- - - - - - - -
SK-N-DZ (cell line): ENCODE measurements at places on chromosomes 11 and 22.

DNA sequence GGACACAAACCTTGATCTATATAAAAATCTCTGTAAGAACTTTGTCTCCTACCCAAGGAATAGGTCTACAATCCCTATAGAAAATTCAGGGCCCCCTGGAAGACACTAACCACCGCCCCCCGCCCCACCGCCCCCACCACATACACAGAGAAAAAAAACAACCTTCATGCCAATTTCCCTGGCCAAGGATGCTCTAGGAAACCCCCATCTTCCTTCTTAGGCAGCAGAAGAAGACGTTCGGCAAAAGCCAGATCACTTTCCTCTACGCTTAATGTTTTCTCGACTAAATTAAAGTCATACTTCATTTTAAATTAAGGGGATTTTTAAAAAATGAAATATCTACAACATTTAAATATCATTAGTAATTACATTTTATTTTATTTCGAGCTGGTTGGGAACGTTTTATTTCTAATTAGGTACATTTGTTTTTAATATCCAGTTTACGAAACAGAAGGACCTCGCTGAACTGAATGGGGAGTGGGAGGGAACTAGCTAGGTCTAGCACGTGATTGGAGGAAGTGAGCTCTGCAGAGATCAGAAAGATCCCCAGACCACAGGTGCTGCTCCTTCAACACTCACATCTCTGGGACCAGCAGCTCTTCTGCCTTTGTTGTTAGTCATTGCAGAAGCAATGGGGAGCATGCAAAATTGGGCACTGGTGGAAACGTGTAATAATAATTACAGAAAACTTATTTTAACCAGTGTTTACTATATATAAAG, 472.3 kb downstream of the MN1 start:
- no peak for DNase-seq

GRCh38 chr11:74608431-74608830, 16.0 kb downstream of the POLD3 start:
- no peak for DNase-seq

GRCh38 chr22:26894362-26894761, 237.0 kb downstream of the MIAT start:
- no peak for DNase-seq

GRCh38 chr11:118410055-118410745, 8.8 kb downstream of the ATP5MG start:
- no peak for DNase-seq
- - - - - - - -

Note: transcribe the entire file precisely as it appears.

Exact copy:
SK-N-DZ (cell line): ENCODE measurements at places on chromosomes 11 and 22.

DNA sequence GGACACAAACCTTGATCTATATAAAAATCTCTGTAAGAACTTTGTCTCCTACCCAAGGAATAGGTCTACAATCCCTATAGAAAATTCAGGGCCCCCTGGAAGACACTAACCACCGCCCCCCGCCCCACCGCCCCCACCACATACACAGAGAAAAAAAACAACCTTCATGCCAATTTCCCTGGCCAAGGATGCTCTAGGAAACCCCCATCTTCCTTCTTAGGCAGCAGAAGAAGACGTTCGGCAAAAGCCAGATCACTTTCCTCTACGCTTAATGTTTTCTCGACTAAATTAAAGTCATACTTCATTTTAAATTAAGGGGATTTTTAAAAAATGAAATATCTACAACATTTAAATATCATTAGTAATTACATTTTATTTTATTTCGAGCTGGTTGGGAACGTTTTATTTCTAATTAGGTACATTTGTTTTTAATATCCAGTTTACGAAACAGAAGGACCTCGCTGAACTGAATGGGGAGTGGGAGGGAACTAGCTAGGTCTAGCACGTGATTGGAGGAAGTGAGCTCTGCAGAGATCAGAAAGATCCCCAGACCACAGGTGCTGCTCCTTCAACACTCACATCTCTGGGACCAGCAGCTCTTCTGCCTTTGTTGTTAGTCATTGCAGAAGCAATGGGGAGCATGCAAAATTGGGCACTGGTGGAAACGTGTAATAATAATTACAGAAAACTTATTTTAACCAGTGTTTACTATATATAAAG, 472.3 kb downstream of the MN1 start:
- no peak for DNase-seq

GRCh38 chr11:74608431-74608830, 16.0 kb downstream of the POLD3 start:
- no peak for DNase-seq

GRCh38 chr22:26894362-26894761, 237.0 kb downstream of the MIAT start:
- no peak for DNase-seq

GRCh38 chr11:118410055-118410745, 8.8 kb downstream of the ATP5MG start:
- no peak for DNase-seq